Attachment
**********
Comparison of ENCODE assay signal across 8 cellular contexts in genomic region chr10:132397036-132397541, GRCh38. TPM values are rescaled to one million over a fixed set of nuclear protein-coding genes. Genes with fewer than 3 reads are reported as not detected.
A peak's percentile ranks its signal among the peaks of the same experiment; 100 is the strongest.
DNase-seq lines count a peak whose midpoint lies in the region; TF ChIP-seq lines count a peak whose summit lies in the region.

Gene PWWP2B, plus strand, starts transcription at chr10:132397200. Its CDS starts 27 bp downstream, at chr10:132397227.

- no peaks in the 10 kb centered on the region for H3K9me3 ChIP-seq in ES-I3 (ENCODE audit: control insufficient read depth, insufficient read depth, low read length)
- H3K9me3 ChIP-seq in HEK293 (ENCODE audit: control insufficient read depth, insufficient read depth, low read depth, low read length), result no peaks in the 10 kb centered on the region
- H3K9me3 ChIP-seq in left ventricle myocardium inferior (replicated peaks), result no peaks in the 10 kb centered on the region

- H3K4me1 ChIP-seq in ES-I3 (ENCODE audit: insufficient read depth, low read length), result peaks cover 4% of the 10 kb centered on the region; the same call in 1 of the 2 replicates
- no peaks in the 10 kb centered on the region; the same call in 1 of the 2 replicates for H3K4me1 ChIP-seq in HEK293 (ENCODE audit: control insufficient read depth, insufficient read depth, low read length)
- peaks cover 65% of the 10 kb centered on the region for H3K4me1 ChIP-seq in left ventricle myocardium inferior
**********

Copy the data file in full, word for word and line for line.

Comparison of ENCODE assay signal across 8 cellular contexts in genomic region chr10:132397036-132397541, GRCh38. TPM values are rescaled to one million over a fixed set of nuclear protein-coding genes. Genes with fewer than 3 reads are reported as not detected.
A peak's percentile ranks its signal among the peaks of the same experiment; 100 is the strongest.
DNase-seq lines count a peak whose midpoint lies in the region; TF ChIP-seq lines count a peak whose summit lies in the region.

Gene PWWP2B, plus strand, starts transcription at chr10:132397200. Its CDS starts 27 bp downstream, at chr10:132397227.

- no peaks in the 10 kb centered on the region for H3K9me3 ChIP-seq in ES-I3 (ENCODE audit: control insufficient read depth, insufficient read depth, low read length)
- H3K9me3 ChIP-seq in HEK293 (ENCODE audit: control insufficient read depth, insufficient read depth, low read depth, low read length), result no peaks in the 10 kb centered on the region
- H3K9me3 ChIP-seq in left ventricle myocardium inferior (replicated peaks), result no peaks in the 10 kb centered on the region

- H3K4me1 ChIP-seq in ES-I3 (ENCODE audit: insufficient read depth, low read length), result peaks cover 4% of the 10 kb centered on the region; the same call in 1 of the 2 replicates
- no peaks in the 10 kb centered on the region; the same call in 1 of the 2 replicates for H3K4me1 ChIP-seq in HEK293 (ENCODE audit: control insufficient read depth, insufficient read depth, low read length)
- peaks cover 65% of the 10 kb centered on the region for H3K4me1 ChIP-seq in left ventricle myocardium inferior